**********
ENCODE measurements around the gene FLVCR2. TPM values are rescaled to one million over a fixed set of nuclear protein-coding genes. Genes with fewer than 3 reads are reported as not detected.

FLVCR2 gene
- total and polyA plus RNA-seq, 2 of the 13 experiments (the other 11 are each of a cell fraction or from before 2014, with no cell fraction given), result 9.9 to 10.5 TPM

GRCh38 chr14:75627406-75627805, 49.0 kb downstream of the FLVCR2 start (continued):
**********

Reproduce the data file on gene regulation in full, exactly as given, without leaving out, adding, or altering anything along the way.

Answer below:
ENCODE measurements around the gene FLVCR2. TPM values are rescaled to one million over a fixed set of nuclear protein-coding genes. Genes with fewer than 3 reads are reported as not detected.

FLVCR2 gene
- total and polyA plus RNA-seq, 2 of the 13 experiments (the other 11 are each of a cell fraction or from before 2014, with no cell fraction given), result 9.9 to 10.5 TPM

GRCh38 chr14:75627406-75627805, 49.0 kb downstream of the FLVCR2 start (continued):